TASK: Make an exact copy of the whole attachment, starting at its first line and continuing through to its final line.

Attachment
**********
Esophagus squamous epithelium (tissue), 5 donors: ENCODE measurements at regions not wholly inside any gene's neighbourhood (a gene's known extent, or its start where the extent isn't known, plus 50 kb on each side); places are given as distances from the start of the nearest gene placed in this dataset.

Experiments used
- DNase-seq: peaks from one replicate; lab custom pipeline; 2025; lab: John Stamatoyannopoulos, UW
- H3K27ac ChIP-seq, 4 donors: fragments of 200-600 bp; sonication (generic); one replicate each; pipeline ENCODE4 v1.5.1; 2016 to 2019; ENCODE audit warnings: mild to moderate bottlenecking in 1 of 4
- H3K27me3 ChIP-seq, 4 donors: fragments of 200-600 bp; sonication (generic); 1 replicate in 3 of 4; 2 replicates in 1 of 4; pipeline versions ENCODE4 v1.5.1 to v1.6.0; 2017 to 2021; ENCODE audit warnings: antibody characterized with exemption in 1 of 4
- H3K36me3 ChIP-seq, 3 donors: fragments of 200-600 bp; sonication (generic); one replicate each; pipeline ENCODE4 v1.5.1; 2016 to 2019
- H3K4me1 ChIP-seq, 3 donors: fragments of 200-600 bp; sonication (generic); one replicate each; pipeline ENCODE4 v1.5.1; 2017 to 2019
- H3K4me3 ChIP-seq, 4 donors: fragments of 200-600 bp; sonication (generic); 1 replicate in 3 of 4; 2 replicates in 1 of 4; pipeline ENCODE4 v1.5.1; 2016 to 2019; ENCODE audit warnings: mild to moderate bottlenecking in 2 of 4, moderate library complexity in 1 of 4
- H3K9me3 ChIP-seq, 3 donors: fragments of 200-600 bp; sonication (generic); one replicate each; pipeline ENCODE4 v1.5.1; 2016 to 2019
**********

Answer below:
Esophagus squamous epithelium (tissue), 5 donors: ENCODE measurements at regions not wholly inside any gene's neighbourhood (a gene's known extent, or its start where the extent isn't known, plus 50 kb on each side); places are given as distances from the start of the nearest gene placed in this dataset.

Experiments used
- DNase-seq: peaks from one replicate; lab custom pipeline; 2025; lab: John Stamatoyannopoulos, UW
- H3K27ac ChIP-seq, 4 donors: fragments of 200-600 bp; sonication (generic); one replicate each; pipeline ENCODE4 v1.5.1; 2016 to 2019; ENCODE audit warnings: mild to moderate bottlenecking in 1 of 4
- H3K27me3 ChIP-seq, 4 donors: fragments of 200-600 bp; sonication (generic); 1 replicate in 3 of 4; 2 replicates in 1 of 4; pipeline versions ENCODE4 v1.5.1 to v1.6.0; 2017 to 2021; ENCODE audit warnings: antibody characterized with exemption in 1 of 4
- H3K36me3 ChIP-seq, 3 donors: fragments of 200-600 bp; sonication (generic); one replicate each; pipeline ENCODE4 v1.5.1; 2016 to 2019
- H3K4me1 ChIP-seq, 3 donors: fragments of 200-600 bp; sonication (generic); one replicate each; pipeline ENCODE4 v1.5.1; 2017 to 2019
- H3K4me3 ChIP-seq, 4 donors: fragments of 200-600 bp; sonication (generic); 1 replicate in 3 of 4; 2 replicates in 1 of 4; pipeline ENCODE4 v1.5.1; 2016 to 2019; ENCODE audit warnings: mild to moderate bottlenecking in 2 of 4, moderate library complexity in 1 of 4
- H3K9me3 ChIP-seq, 3 donors: fragments of 200-600 bp; sonication (generic); one replicate each; pipeline ENCODE4 v1.5.1; 2016 to 2019